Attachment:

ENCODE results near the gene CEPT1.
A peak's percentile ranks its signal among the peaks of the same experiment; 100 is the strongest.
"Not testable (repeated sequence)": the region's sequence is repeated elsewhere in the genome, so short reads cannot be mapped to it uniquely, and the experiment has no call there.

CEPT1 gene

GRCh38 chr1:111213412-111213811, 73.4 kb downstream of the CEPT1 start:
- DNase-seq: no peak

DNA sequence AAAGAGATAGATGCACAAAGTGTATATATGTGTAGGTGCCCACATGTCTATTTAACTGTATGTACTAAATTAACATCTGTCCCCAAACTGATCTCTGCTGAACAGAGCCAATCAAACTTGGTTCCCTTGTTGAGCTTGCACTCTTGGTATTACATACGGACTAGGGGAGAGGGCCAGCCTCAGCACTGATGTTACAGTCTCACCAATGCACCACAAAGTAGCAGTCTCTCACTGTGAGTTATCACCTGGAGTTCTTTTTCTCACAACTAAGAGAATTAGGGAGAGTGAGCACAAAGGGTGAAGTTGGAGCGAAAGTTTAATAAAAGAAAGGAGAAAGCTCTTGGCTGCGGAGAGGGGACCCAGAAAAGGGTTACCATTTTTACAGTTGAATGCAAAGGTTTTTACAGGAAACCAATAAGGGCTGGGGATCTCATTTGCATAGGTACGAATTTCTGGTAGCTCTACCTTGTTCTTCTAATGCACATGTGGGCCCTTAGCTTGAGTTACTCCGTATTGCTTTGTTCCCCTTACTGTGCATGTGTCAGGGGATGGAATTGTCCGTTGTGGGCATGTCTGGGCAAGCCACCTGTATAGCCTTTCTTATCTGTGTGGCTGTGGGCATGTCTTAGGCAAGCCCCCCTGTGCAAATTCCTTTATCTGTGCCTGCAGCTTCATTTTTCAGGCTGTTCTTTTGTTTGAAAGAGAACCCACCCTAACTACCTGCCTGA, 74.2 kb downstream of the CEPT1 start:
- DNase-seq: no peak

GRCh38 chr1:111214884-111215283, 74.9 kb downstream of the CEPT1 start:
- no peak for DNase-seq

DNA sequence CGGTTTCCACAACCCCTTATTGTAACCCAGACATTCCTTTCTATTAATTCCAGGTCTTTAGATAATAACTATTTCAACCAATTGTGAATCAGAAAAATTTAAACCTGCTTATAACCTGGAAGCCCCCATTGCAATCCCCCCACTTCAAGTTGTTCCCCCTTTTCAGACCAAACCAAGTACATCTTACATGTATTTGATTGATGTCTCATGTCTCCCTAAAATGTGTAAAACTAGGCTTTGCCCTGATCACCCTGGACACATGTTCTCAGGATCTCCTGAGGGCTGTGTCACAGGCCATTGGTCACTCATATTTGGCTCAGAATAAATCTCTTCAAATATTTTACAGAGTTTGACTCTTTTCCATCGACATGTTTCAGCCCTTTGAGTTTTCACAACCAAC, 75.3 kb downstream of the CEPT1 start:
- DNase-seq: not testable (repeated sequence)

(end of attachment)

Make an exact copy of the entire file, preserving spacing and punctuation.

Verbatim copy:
ENCODE results near the gene CEPT1.
A peak's percentile ranks its signal among the peaks of the same experiment; 100 is the strongest.
"Not testable (repeated sequence)": the region's sequence is repeated elsewhere in the genome, so short reads cannot be mapped to it uniquely, and the experiment has no call there.

CEPT1 gene

GRCh38 chr1:111213412-111213811, 73.4 kb downstream of the CEPT1 start:
- DNase-seq: no peak

DNA sequence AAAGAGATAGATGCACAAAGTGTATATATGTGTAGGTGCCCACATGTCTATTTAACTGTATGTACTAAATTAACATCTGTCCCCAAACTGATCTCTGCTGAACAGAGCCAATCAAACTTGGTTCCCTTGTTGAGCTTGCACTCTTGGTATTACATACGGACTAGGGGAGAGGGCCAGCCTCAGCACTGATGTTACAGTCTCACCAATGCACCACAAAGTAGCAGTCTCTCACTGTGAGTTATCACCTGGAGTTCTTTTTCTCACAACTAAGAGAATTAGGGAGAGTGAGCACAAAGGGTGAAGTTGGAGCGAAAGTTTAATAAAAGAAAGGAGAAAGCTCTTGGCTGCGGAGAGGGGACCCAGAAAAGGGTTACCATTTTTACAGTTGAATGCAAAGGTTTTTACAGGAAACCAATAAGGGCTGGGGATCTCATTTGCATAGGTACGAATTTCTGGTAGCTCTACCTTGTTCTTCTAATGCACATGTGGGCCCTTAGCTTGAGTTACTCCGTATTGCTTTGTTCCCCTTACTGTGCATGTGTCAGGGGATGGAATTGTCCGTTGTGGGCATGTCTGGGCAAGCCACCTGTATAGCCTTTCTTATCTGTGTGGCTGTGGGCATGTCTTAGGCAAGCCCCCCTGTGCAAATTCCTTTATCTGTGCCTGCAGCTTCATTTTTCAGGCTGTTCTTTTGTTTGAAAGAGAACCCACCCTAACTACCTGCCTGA, 74.2 kb downstream of the CEPT1 start:
- DNase-seq: no peak

GRCh38 chr1:111214884-111215283, 74.9 kb downstream of the CEPT1 start:
- no peak for DNase-seq

DNA sequence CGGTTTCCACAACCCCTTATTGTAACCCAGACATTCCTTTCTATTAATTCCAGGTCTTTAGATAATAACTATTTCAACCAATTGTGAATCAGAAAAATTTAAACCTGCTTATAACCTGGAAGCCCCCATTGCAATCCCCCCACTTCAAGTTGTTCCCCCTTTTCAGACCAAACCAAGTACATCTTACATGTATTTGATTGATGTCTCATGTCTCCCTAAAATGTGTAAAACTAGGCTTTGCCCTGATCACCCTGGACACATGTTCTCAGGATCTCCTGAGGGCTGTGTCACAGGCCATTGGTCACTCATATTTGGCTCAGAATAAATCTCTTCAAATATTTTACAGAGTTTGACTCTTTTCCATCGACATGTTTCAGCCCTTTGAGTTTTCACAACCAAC, 75.3 kb downstream of the CEPT1 start:
- DNase-seq: not testable (repeated sequence)